Identifying Editorial Scams

It happens 5-6 times a year (twice within the last month, which is the impetus for this article). I'll get an email from a client or one of their dealers/vendors, who has an "opportunity" for us that has been presented to a senior executive. It comes in one or two fashions:

  • This "magazine" wants to write free editorial for us... all we have to do is give them a list of our industry partners!
  • An article has been written on an industry partner of ours, and this media outlet is requesting we support them through advertising. Followed then by a high-pressured sales pitch.

In some ways, this is not that far removed from normal/practical media solicitation... in many cases, it makes complete sense that, if a media outlet finds it worthy to write an article on a subject, that its partners might be logical targets to solicit for media space. 

But there are a few tell-tale signs that, when taken as a whole, make it pretty clear as to what is an editorial "scam", and what is a legitimate editorial source (both B2B trade and mainstream).

  1. They circumvent marcomm/editorial contacts (internal or agency) and go straight to executives. Even if those editorial contacts are clearly listed in press materials and on the website.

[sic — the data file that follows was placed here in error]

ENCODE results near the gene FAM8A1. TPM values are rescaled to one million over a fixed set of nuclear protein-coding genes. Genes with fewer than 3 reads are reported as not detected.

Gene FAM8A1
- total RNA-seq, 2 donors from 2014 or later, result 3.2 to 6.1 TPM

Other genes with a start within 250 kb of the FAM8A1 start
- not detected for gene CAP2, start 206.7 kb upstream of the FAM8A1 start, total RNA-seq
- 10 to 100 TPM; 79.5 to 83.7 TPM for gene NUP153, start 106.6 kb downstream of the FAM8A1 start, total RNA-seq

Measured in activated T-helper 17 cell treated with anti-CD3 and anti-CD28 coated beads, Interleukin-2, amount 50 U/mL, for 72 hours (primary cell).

2. You're a major executive in an industry but you've never heard of the media outlet.
  3. They offer to write you free editorial, but then ask for a list of all your partners/vendors/dealers/etc. so that they can solicit them to "support" your free editorial.
  4. High pressure sales pitch to both you and your partners/vendors
  5. "Digital only" properties that claim they go out to hundreds of thousands, if not millions, of folks (again, if they were that impactful of a media outlet, why has no one in your inner circle ever heard of them?) Those "digital only" impressions go to junk email boxes and spam folders.
  6. There's no website for the actual magazine, just a link to a publisher's site...
  7. When you investigate the publisher's site, it's very low traffic and clearly only aimed at sales.
  8. Very glossy production... looks like a high-end coffee table magazine... but again, is only digital. 

Be on the lookout for this... and know that they know to go to C-level executives first and flatter them knowing that young and impressionable marketing folks will be powerless in the face of a request from a senior executive...

There's a reason that many of these "publishers" change their names every couple of years... people start catching on. But not enough folks have caught on because there are still enough marketing departments relenting and saying "OK"... if we all learn to say "NO", eventually these business practices will go away. 

And to all the young PR and marcomm folks out there... know this, and have the tenacity to stand your ground with clients and senior execs when presented with this kind of opportunity. No one knows the editorial universe you work and play in better than you. If something seems fishy, say so.

 

Provided by: Bill Elverman, Vice President and Director of Public Relations, PKA Marketing